With that in mind, aim to keep the number of decision-makers low. Identify the impactful individuals who have a clear understanding of your organization's objectives, the authority to give approval on behalf of the organization, and a strong desire to move things forward.
Website projects can easily be derailed if approval power and chain of command is not determined beforehand.
3. Identify tech needs
When a website project begins, the client and the project manager get started, eager to dive deep into the prep and planning of the new website.
But this will only progress smoothly if all parties know the project scope beforehand.
To avoid future impediments that can be as small as a pothole or as big as a Jersey barrier, make sure project managers and web developers have full access and login credentials to your current website, including hosting platform and domain name system (DNS).
If you’re expecting integrations with other platforms, they’ll need those too.
Maybe your current host won’t be able to accommodate your new, bigger site. Maybe you need specific plugins, APIs, or integrations. But it’s likely that you don’t know what you need.
Your project team will be able to figure all of this out — but they need to do so as early as possible.
Avoid “scope creep” during later phases by sharing as much information as you can during the planning phase.
4. Write your copy
Here’s a dirty little secret about website projects: One of the most common delays is not complex development processes or intricate design work. It’s copy.
Clients typically write the copy that will populate their new site, and it’s easy to underestimate the size of this task.
Why? Because it’s not just copy for the headline for your new homepage. It’s every bit of text on the entire site, from homepage, to service pages, to landing pages, to “about us” pages, and more. After all, you’re probably not going to just use all of the existing content from your old site.
With a website redesign, it’s likely your entire page structure will change and the text on the pages on your old company site simply won’t work. Some copy may get transferred, but with so many new pages, your team is going to have its hands full.
Start reworking your copy early in the process, before the design phase even begins. The role of design in a website project is to enhance the power and presentation of the copy, not the other way around.
When a webpage is designed before the copy, designers then have to mold the copy to fit within the design. Although this is not an uncommon practice, it is less effective and can sometimes get messy. When the copy is created before the design, the designer has the ability to create a page that smoothly navigates site visitors through the page and to the overall objective, whether that’s clicking a call-to-action or completing a form.
If you can’t write all of your copy beforehand, you can get started by building out a plan and making sure your team has the bandwidth necessary to write, edit, and approve the copy your site will need.
This might feel like it’s the bare minimum, but any effort you put toward this task will create a more efficient and effective design process.
5. Gather branding requirements and assets
As a final nightmare scenario, picture this: Your web design project has moved along through planning and into launchpad design without a blip. The strategy has been agreed upon, copy is moving along smoothly, and a general branding guide has been established, containing logo variations and several fonts.
But when the designs are presented, the colors aren’t right (your CEO doesn’t like that new shade of red). There is too much whitespace and only rounded corners will be accepted.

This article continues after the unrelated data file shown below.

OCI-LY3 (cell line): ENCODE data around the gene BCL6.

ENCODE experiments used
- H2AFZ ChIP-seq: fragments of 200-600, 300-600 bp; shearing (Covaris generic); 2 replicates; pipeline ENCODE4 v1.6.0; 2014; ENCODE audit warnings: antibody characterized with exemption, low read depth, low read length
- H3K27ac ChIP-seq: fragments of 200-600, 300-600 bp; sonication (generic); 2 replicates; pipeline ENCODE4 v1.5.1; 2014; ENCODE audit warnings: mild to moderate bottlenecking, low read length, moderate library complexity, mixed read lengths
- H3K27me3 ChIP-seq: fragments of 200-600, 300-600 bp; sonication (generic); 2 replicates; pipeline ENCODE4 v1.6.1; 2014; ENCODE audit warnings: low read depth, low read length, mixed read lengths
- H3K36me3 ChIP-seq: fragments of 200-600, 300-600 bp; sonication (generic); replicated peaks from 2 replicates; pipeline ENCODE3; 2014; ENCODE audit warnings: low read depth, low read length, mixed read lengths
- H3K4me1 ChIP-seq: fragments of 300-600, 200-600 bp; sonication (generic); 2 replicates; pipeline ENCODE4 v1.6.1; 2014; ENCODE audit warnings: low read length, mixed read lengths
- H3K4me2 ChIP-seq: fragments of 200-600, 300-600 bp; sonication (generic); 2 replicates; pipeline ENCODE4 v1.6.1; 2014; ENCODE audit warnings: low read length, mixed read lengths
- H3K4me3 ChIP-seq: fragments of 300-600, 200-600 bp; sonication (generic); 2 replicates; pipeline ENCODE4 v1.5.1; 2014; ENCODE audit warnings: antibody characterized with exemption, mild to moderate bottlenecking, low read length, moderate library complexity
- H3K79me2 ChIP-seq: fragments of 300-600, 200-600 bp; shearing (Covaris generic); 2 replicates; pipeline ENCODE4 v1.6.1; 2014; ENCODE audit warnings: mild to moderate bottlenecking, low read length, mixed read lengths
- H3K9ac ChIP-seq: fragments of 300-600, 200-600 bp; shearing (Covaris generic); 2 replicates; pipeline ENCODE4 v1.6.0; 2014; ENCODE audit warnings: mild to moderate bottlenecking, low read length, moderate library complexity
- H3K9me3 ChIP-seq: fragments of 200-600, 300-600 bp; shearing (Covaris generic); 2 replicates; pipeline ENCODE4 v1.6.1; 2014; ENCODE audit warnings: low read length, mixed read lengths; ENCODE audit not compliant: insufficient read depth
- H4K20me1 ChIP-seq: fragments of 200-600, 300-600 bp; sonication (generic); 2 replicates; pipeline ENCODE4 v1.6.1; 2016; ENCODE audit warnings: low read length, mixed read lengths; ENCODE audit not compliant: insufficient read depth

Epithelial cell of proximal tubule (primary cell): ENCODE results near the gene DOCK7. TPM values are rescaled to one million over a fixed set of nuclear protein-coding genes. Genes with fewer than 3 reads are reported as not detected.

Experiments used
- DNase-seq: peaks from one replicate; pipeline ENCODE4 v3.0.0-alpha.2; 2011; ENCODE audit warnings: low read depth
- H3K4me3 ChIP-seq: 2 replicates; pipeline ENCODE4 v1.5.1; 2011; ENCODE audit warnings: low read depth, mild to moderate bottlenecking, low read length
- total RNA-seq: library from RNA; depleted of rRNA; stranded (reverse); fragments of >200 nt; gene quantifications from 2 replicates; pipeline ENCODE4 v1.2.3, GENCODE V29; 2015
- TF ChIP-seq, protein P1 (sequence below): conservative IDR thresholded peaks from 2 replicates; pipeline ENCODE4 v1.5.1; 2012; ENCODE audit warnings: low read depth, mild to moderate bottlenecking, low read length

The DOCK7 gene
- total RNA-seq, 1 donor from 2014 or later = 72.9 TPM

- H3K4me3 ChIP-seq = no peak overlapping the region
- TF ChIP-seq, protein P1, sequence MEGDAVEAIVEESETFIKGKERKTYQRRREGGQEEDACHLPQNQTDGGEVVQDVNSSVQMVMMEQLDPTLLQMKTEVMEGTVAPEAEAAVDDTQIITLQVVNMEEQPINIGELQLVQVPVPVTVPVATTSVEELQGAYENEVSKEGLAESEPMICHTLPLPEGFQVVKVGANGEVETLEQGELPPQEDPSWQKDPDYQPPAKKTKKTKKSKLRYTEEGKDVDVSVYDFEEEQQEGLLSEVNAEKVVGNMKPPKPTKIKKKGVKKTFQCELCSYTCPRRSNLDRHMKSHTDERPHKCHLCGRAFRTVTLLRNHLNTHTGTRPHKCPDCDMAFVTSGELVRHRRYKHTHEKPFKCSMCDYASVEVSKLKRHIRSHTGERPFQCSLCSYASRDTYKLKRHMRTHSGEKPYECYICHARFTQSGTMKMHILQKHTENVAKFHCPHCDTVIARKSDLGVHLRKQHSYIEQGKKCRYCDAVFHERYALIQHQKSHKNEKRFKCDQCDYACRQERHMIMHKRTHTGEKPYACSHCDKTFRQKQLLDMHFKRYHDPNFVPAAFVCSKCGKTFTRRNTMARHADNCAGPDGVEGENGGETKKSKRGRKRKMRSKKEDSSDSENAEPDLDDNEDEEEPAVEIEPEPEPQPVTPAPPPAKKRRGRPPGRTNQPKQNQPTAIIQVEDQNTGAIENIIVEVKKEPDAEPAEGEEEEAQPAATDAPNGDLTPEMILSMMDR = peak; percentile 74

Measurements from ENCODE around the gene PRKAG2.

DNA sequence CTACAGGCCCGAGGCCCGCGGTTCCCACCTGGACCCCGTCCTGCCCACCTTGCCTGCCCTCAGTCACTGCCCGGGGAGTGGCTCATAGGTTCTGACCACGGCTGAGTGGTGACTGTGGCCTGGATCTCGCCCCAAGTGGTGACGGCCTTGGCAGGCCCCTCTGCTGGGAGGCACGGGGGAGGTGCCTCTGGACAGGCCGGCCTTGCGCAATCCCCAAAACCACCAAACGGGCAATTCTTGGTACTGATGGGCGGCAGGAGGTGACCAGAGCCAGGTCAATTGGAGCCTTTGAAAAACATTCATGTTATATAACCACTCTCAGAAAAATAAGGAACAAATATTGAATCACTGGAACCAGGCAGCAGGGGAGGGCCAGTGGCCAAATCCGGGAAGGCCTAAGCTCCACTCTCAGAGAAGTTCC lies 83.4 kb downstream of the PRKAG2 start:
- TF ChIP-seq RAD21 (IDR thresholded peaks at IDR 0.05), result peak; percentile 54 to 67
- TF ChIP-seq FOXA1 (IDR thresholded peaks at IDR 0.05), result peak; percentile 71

This feedback is helpful — but not at this point! Design specifics should be clarified upfront, with all branding guidelines approved as early as possible.
Branding requirements don’t constrain a designer. Rather, they help provide direction and allow both the client and designer to be in alignment going forward — and they result in a better experience.
By addressing branding concerns at the onset of the project, you’ll allow the next steps to move forward with fewer hitches, and your team will get the quality website it needs.
Plan ahead to start fast
A website redesign is not something to rush. Although you’re undoubtedly eager to get that new site up and running, the fastest way to do it right is to go slow. Do what you can ahead of time to ensure your website project is completed on time and under budget.
Designing a new website is an exciting venture for any business, but it is an unfamiliar process for most — and it’s expensive as well. To get the most out of your investment, do the work beforehand that ensures smooth sailing once you begin — and make sure you’re working with a company that’s aligned on your goals and outcomes. Don’t get rushed through a process that will have such a large bearing on your company’s future. Your agency should be your trusted partner, after all.
If you go into the process with a clear idea of what’s to come and what’s expected of you, you’re more likely to come out on the other side with the website you need.
But remember, a website will not automatically solve your marketing problems
While a beautiful, clean site is certainly an asset, it is not a business strategy in and of itself. Without a full-fledged marketing and sales strategy, a website can easily be just another shiny object that is trendy but not helpful.
A website is one of your business’s most cherished assets: a 24-hour marketer and salesperson that helps bring in customers. But, just like with any asset, the strategy behind it determines its value.
If you’re entering into a website redesign, don’t expect a flashy new website to be the panacea you’re looking for. Instead, plan on making your website redesign part of a larger strategy overhaul that ensures it will work in tandem with other marketing and sales initiatives to bring in revenue. This means content strategy, search engine optimization, a clear plan for conversions, and a bunch of other stuff (email marketing, automation, sales enablement, video marketing, and more).
Without these plans in place, your new website could end up as little more than an interactive billboard. Sure, people will like it, but how much direct traffic are you really expecting? Organic traffic doesn’t show up if there isn’t great content to bring it there.
Do what you can to make the redesign process go smoothly, but don’t lose sight of the larger strategy needed to ensure your website actually delivers the results you’re after.
And remember, don’t let an agency rush you through the critical early stages.